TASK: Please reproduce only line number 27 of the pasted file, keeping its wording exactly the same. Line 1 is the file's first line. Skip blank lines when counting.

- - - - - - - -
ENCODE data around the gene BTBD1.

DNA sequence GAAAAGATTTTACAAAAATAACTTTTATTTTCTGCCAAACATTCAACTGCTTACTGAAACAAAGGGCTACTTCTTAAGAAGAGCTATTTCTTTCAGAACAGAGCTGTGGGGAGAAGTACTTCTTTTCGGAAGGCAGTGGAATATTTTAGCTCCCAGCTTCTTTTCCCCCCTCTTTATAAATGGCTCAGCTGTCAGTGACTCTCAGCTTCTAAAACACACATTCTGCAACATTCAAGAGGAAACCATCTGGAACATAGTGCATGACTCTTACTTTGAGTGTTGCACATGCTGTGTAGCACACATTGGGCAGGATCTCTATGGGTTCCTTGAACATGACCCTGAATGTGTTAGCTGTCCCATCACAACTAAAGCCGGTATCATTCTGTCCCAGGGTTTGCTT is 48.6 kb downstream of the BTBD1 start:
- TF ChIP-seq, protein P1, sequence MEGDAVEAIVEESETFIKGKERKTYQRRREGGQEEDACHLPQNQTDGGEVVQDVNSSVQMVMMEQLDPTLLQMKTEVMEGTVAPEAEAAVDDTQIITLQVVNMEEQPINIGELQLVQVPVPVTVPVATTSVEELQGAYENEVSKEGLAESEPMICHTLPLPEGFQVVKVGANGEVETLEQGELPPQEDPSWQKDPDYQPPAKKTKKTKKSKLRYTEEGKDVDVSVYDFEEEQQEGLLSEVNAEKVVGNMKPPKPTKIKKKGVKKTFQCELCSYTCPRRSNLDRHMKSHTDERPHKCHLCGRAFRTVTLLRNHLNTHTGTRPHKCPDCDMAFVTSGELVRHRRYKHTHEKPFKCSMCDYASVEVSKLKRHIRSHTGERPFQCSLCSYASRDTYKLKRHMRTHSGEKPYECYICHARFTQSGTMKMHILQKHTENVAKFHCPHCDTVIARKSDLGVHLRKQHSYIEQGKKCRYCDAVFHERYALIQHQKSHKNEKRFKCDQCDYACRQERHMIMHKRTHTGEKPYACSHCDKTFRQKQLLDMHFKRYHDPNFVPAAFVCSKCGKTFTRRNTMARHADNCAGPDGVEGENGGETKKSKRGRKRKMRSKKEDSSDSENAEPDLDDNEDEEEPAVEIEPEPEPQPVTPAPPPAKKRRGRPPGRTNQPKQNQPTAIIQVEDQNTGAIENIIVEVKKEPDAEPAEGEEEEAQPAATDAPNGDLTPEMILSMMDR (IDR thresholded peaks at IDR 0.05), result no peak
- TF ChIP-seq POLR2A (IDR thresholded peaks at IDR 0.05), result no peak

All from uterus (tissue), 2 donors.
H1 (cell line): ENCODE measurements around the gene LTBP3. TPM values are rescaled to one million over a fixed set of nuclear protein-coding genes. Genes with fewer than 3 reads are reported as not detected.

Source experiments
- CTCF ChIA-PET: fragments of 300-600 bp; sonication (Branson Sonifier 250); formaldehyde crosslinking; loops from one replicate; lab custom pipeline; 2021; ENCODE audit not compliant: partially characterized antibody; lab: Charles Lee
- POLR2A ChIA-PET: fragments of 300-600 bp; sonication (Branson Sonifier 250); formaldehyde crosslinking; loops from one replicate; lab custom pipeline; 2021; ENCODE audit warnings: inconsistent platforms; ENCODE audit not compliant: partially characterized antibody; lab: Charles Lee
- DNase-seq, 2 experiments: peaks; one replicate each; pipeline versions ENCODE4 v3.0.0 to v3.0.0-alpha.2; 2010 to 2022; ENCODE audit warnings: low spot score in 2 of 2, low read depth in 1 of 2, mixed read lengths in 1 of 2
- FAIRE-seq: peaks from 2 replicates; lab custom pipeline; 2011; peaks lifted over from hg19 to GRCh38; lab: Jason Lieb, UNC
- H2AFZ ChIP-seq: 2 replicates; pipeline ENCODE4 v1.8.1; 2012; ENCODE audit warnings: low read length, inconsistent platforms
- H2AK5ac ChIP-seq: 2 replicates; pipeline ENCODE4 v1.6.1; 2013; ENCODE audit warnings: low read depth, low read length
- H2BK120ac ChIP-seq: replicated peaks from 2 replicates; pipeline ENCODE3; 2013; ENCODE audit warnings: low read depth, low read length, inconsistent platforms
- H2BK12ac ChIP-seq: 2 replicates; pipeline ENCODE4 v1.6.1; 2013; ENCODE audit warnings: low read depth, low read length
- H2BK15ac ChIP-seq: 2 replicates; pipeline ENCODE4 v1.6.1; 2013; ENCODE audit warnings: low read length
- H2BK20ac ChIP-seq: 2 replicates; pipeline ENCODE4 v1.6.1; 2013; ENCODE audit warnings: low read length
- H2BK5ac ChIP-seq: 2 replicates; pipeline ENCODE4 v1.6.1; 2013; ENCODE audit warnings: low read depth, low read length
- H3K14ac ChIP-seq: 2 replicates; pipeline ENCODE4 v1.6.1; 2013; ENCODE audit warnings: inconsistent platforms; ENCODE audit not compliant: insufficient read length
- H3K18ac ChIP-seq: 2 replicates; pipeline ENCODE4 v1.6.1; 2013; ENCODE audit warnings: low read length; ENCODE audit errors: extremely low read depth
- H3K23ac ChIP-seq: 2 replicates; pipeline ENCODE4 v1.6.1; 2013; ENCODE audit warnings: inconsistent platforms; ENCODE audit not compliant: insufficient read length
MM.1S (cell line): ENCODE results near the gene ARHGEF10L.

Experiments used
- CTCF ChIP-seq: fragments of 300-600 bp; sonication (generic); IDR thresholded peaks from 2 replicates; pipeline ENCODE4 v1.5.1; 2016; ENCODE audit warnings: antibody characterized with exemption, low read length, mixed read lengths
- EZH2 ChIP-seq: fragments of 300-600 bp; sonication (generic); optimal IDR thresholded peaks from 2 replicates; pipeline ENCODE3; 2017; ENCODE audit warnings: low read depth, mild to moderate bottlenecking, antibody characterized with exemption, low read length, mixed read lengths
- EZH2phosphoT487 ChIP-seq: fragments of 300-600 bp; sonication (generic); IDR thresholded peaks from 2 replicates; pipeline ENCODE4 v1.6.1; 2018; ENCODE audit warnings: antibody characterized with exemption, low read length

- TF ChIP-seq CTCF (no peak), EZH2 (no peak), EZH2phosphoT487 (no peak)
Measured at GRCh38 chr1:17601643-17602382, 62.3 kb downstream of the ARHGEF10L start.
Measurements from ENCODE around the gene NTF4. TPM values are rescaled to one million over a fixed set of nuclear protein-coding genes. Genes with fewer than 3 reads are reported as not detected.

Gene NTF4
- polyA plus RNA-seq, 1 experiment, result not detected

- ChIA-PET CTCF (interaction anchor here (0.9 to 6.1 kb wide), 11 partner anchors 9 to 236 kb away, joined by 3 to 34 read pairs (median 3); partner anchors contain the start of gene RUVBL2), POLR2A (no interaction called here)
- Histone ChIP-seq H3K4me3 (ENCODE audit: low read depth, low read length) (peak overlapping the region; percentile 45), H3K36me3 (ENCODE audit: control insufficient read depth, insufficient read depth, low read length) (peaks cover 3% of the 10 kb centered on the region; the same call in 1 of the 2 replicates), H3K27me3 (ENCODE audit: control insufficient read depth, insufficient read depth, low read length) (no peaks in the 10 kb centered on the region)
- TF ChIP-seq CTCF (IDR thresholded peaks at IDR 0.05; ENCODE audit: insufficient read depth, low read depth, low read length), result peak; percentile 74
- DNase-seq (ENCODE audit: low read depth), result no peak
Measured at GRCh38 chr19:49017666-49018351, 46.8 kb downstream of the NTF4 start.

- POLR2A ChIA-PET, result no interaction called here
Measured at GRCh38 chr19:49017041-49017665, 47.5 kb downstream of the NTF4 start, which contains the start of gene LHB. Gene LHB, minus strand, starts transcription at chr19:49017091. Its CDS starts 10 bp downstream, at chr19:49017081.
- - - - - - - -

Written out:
- TF ChIP-seq CTCF (no peak), EZH2 (no peak), EZH2phosphoT487 (no peak)